Muscle soreness is an occurring event to anyone who has been involved in an athletic event, or a workout for the first time. In more advanced individuals, muscle soreness results from exhaustive, or very high intensity workouts. Post-exercise soreness is generally referred to as delayed onset muscle soreness (DOMS). It appears 24 to 48 hours following exercise.
This article will explain how DOMS occurs, why it is not good, and how one can prevent it.
The most commonly believed cause of DOMS is lactic acid accumulation in the muscles. I do agree that lactic acid builds up during exercise, but at the peak of DOMS (24-48 hrs), there is no trace of lactic acid in the muscles. Blood and muscle lactate levels typically return to normal values 30-60 minutes following exercise, so the lactic acid theory is not accurate. Many studies have shown, the true cause of muscle soreness to be damage to the muscle and connective tissue. During strenuous exercise it is believed that muscles are not getting enough time to fully separate from their connected state, therefore it is causing microscopic tears in the muscles.
Some believe if they are not sore after a workout, they did not do any work. This statement is not true. The goal of an exercise session, depending upon the individual's goals is to either lose fat mass, increase muscle mass, or improve overall quality of life. Let's just take a guess and say we have around 10 systems in our body working on achieving that goal. If an individual worked very hard the first time and become very sore, 8 out of 10 of those systems are working on repairing the muscle instead of working on individuals goals.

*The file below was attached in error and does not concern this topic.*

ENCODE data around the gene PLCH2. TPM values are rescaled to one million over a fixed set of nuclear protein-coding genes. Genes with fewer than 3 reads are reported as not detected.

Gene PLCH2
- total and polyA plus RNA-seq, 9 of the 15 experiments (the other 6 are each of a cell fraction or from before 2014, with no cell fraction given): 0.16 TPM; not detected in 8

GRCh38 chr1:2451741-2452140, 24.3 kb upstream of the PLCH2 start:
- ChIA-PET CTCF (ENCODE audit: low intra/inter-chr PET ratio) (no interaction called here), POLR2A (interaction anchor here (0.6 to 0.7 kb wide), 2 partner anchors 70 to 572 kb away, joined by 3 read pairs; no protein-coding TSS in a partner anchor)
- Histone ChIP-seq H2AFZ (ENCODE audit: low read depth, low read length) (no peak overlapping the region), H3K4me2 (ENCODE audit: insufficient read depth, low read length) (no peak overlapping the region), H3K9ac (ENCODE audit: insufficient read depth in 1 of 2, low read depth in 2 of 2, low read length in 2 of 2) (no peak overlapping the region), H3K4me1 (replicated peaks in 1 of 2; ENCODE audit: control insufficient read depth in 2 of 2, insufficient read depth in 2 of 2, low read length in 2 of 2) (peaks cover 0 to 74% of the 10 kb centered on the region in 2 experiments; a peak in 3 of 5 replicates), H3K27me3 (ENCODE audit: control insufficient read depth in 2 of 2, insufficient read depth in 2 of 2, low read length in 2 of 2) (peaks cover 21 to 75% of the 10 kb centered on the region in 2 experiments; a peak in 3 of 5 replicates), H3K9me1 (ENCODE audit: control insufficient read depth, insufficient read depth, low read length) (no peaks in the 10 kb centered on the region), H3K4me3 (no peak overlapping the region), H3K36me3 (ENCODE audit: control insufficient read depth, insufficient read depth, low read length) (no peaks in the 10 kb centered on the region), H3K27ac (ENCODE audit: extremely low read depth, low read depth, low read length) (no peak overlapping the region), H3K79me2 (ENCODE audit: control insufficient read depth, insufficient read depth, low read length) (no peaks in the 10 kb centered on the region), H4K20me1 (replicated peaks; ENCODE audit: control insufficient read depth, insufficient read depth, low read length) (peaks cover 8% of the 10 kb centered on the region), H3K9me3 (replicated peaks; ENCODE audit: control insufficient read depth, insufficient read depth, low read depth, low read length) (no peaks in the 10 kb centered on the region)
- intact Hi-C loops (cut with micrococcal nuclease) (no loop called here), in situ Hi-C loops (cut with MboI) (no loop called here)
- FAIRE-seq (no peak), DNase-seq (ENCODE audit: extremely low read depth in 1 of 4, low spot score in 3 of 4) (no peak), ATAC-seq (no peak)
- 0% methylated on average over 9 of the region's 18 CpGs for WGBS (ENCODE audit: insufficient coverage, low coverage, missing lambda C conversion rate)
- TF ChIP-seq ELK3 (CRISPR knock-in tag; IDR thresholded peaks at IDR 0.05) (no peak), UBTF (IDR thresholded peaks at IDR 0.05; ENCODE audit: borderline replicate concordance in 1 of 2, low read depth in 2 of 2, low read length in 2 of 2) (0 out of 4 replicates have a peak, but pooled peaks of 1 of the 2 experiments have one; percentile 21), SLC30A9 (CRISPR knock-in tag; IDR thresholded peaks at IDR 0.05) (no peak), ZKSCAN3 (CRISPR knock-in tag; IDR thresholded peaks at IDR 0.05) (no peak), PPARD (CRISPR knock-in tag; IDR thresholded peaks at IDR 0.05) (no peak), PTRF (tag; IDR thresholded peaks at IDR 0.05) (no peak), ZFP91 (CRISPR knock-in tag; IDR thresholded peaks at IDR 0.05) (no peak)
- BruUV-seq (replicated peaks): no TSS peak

How do we know if we got enough work in an exercise session? We have to work just enough to feel it a little the next day, but not too much where we are unable to move. It is not easy to find that sweet spot, that is why individuals should choose qualified professionals to program their exercise sessions.
There are many treatment strategies have been introduced to help alleviate the severity of DOMS and to restore the maximal function of the muscles as rapidly as possible. Treatments vary depending upon the individual and their resources provided. They include but are not limited to cryotherapy, stretching, anti-inflammatory drugs, ultrasound, electrical current techniques, homeopathy, massage, compression, hyperbaric oxygen and exercise. R.I.C.E (rest, ice, compression and elevation) is the most common treatment method for soft tissue injuries used among physical therapist, athletic trainers, and along the treatment industry.
The least discussed subject in muscle recovery is nutrition, but I will save that for the next article. The most common analogy I use is by asking if a car can run without gas, if the car won't run on empty, then how can we expect our bodies to give results if we don't feed it. The most effective treatment that I have found while working with athletes is foam rolling, body tempering, stretching, and always working on mobility and active recovery.